Not long after the Mac App Store opened, several warnings via Twitter began to surface. “You did implement receipt checking so that people can’t pirate your app. Yes?” developer Nik Fletcher (also one of our former writers here at TUAW) asked his followers. Ged Maheux at the Iconfactory also pointed out that he was able to run a for-pay app purchased by another person, and run it on 10.5 and 10.6.5 Macs as well — none of which should be happening, it would seem.
Receipt checking is the process that lets developers verify that the app is installed as a valid purchase by checking the embedded purchase receipt, which is included (in encrypted form) by Apple and contains the UUID of the Mac authorized to run the app. Apple did not force developers to implement a particular way of handing these receipts and as a result, some paid apps are not properly protected against piracy.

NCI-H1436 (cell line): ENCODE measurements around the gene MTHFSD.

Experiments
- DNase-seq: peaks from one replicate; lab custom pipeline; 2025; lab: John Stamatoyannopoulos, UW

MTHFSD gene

While the number of affected apps is not known — and probably very small — it’s not clear there’s anything Apple could have done to protect developers from themselves in this situation. According to veteran Mac developer Daniel Jalkut of Red Sweater Software, the burden of preventing the app from running in an unlicensed setup is on the app itself, not Apple’s receipts.
This is not Apple’s fault but the developer’s. They are the ones who have the choice of using receipt check or not. I’m sure it is an oversight of just a few apps that, in the rush to get on the site the first day, missed something important.
It does not affect the user and will probably be fixed pretty rapidly